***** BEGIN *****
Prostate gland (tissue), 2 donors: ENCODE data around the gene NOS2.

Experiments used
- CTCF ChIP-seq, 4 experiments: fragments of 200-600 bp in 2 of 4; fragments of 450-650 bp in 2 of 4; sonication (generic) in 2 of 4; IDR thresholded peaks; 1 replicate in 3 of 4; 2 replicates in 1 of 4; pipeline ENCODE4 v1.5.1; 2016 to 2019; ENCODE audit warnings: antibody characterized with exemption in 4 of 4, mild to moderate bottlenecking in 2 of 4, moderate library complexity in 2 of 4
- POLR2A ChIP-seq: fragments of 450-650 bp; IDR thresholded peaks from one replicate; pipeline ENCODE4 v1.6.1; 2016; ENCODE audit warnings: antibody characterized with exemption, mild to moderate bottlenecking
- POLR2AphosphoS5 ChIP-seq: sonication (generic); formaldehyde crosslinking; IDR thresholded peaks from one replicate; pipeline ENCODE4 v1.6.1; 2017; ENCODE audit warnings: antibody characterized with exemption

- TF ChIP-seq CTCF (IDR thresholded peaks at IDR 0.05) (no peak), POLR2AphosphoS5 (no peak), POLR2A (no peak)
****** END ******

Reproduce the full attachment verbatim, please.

Prostate gland (tissue), 2 donors: ENCODE data around the gene NOS2.

Experiments used
- CTCF ChIP-seq, 4 experiments: fragments of 200-600 bp in 2 of 4; fragments of 450-650 bp in 2 of 4; sonication (generic) in 2 of 4; IDR thresholded peaks; 1 replicate in 3 of 4; 2 replicates in 1 of 4; pipeline ENCODE4 v1.5.1; 2016 to 2019; ENCODE audit warnings: antibody characterized with exemption in 4 of 4, mild to moderate bottlenecking in 2 of 4, moderate library complexity in 2 of 4
- POLR2A ChIP-seq: fragments of 450-650 bp; IDR thresholded peaks from one replicate; pipeline ENCODE4 v1.6.1; 2016; ENCODE audit warnings: antibody characterized with exemption, mild to moderate bottlenecking
- POLR2AphosphoS5 ChIP-seq: sonication (generic); formaldehyde crosslinking; IDR thresholded peaks from one replicate; pipeline ENCODE4 v1.6.1; 2017; ENCODE audit warnings: antibody characterized with exemption

- TF ChIP-seq CTCF (IDR thresholded peaks at IDR 0.05) (no peak), POLR2AphosphoS5 (no peak), POLR2A (no peak)